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The software company Sonatype has released its seventh annual DevSecOps Community Survey, in which it reveals some interesting findings. According to the data, not only does DevSecOps make code more secure, but it is also makes developers happier! Let’s take a closer look.
Take a look at our brand new ML Magazine, in which the authors will give you a full idea of the cutting edge of machine learning—from tutorials for certain tools to insights about the relationship between AI and ethics. Don’t miss our first issue that includes an interview with Noam Chomsky.
Every Monday, we take a step back and look at all the cool stuff that went down during the previous week. Last week, an IDE designed to be an alternative to VS Code was released: Eclipse Theia. There was also a lot going on with Java 15—from a release date to the first confirmed JEP. And, since Istio underwent a major change in v1.5, we spoke to the developer team to get all the details.
Every month, we take a look back at our top ten most clicked topics. Last month, Java 14 was released, so we interviewed an illustrious round of Java experts to hear their thoughts about the latest release. We also learned about a new JVM language, Concurnas, from its creator, and listed some advantages of using Clojure. And, since developers are in a unique position to help fight the pandemic while working from home, we shared some open source ideas.
The DevOps tool GitLab offers paid and free versions, and now 18 additional features will be moved to the open source editions Core/Free. The developer community can contribute to the according issues and speed up the process—so now is the time to take a look and see which of the features you find most important.
For certain tasks, Jupyter users tend to switch to general-purpose IDEs. Therefore, the Jupyter project has decided to add a new feature that Jupyter users have been missing—a visual debugger in JupyterLab. Let’s take a closer look at the features of the debugging extension’s initial release.
Every Monday, we take a step back and look at all the cool stuff that went down during the previous week. Last week, we continued celebrating Java 14 by taking a deep dive into its features and interviewing three more experts. Since working from home is becoming the new standard in times of COVID-19, we took a look at different aspects of this new way of work life—but also shared ideas how developers can help fight the pandemic.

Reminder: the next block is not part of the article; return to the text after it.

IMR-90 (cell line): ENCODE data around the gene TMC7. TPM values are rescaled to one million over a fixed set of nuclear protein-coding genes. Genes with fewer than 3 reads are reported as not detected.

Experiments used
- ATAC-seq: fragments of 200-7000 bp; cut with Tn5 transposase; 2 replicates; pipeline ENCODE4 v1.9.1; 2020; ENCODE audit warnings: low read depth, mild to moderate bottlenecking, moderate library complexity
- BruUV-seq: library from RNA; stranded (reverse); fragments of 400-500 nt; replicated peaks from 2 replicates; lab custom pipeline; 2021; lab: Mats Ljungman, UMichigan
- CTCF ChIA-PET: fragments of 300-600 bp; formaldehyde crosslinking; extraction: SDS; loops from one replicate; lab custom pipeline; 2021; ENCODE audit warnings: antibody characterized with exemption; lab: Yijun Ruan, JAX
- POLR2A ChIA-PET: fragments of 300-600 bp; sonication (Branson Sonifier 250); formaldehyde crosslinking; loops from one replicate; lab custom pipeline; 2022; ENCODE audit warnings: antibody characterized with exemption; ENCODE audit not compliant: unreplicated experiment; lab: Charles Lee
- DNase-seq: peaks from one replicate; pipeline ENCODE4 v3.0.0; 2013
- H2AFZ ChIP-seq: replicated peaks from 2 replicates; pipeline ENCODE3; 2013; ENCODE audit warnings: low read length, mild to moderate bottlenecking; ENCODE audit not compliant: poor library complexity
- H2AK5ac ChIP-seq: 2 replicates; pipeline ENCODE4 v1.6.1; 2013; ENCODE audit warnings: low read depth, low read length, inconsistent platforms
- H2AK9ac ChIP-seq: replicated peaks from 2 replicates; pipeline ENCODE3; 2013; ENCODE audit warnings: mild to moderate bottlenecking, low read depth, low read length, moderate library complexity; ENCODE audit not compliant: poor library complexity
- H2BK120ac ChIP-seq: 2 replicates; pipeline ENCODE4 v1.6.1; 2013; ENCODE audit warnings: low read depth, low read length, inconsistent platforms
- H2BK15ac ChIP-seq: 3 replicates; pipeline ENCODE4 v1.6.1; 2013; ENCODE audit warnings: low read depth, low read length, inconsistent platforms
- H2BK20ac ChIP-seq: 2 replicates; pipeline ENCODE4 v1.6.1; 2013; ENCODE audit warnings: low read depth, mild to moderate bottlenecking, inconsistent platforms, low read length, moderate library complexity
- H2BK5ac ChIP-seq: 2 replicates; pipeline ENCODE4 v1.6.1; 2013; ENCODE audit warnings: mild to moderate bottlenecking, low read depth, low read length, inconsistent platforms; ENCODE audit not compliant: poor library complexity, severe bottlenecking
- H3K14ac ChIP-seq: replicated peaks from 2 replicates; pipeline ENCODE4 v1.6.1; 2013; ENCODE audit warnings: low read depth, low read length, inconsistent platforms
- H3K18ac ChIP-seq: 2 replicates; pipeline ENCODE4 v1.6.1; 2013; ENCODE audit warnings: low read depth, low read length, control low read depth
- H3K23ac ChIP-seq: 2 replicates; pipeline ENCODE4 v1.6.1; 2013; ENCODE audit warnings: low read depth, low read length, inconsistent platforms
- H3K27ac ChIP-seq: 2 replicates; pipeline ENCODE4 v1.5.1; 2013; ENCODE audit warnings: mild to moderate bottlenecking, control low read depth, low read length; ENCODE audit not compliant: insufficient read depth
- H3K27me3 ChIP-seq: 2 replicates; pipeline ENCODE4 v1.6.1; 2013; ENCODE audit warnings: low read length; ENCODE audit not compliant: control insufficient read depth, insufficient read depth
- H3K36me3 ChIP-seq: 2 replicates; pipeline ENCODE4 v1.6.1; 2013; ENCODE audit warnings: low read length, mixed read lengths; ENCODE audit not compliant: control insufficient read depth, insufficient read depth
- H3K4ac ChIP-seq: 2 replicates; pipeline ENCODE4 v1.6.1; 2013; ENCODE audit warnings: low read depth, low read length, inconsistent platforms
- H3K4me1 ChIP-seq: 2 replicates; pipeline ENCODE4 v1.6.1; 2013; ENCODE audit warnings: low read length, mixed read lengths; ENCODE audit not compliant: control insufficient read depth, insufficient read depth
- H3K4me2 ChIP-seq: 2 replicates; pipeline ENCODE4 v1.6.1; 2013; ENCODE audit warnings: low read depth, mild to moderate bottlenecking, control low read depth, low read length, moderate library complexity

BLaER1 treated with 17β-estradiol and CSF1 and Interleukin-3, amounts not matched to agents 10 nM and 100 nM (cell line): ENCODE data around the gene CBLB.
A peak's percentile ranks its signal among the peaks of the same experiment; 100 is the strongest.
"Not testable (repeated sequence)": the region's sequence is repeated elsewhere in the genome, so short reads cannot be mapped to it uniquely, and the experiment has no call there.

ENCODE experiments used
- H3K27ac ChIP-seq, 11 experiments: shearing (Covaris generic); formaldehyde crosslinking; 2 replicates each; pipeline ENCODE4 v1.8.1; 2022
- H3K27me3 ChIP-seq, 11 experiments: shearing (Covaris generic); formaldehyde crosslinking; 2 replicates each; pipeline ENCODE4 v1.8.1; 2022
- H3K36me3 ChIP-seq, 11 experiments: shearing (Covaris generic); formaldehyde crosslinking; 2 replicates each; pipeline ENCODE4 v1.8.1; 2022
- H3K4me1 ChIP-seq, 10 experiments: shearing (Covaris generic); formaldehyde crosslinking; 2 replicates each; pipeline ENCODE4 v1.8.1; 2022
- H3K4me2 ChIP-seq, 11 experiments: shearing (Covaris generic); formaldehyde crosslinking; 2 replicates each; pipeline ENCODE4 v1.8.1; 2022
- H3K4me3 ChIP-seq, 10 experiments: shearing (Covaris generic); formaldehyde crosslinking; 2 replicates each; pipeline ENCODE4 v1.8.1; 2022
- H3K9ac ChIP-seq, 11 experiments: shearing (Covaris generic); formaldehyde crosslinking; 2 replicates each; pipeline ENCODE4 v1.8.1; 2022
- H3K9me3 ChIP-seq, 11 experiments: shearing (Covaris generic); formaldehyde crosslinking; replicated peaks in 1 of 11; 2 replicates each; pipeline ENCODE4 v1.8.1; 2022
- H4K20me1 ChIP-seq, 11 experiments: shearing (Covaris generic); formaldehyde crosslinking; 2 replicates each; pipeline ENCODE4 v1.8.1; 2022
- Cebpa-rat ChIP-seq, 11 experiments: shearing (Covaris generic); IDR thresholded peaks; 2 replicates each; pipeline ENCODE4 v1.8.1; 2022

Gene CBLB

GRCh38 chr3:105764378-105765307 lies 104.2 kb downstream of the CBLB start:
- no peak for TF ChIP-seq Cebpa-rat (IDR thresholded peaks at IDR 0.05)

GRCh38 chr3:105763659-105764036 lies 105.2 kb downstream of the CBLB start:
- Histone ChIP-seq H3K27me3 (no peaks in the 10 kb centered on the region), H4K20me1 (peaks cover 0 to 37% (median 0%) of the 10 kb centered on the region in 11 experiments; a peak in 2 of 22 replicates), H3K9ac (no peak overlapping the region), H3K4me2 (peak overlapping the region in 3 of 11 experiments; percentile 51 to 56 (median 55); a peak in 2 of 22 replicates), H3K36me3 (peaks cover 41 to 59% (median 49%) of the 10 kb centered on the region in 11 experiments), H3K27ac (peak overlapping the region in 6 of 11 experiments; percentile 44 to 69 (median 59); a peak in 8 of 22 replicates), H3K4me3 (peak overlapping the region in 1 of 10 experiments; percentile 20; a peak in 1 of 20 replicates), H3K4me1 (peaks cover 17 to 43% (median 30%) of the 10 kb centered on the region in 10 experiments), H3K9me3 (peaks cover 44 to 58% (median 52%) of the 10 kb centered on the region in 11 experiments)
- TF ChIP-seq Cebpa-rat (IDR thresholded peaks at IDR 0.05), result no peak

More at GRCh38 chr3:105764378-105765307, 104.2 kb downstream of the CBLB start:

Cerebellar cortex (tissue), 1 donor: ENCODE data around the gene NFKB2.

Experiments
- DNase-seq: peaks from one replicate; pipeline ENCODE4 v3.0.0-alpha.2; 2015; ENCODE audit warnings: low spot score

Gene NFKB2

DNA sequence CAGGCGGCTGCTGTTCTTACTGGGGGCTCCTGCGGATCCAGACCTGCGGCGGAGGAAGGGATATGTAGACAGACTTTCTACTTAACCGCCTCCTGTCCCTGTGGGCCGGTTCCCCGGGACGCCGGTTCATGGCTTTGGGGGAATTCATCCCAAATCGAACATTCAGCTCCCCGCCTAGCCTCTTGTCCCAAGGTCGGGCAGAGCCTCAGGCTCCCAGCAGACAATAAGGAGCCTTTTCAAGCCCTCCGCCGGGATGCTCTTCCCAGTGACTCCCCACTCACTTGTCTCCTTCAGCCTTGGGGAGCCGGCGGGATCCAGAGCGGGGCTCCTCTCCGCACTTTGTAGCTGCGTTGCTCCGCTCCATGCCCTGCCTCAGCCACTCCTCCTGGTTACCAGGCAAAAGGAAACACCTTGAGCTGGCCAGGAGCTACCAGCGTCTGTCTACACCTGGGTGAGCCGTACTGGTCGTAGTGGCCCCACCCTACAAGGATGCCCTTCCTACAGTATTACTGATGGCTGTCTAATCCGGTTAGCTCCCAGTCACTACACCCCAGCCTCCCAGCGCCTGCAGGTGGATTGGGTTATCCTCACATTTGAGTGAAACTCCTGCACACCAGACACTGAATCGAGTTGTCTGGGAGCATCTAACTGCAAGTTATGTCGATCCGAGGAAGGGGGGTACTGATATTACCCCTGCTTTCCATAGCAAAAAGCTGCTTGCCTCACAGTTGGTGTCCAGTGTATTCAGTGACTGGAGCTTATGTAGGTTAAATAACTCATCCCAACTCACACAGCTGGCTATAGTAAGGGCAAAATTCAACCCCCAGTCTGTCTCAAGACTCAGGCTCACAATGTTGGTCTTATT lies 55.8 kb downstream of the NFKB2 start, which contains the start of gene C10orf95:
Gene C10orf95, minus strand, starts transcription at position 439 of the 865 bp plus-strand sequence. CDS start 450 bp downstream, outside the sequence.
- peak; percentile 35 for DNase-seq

Like clockwork, the official Python extension for Microsoft’s source code editor Visual Studio Code has received its monthly update. In the March 2020 release, we can welcome a new debugger, debugpy, which should be easier to attach to local processes. The release also closes 66 issues. Let’s take a closer look.
The programming language Swift is now available in version 5.2, and it has several new features on board. Two language proposals have been implemented, error messages should now show more detailed information and code completion speed should be improved.
Gradle 6.3 has been released. The open source build automation system now offers support for the latest language version Java 14, which we welcomed last week. But that’s not all—Gradle 6.3 also adds new features such as improved error messages, fixes 33 bugs and has breaking changes on board.
The version control system Git has received its latest update. Git 2.26 sets v2 of the network fetch protocol as default and continues working on
git sparse-checkout that was introduced in the previous version, which was released two months ago. Let’s see what has changed for this command and what else is new.
The latest minor version of Julia, v1.4, has landed. The open source high-level dynamic programming language is used for tasks such as machine learning and statistics, and now it has received several new features. Let’s see what language changes, build system changes and new library functions Julia 1.4 has on board.
The first preview for the next major version Kotlin 1.4 has landed! In Kotlin 1.4-M1, we can take a peek at the new features, including a new backend for Kotlin/JS and evolutionary changes in the standard library. Additionally, the new type inference algorithm is now set as default.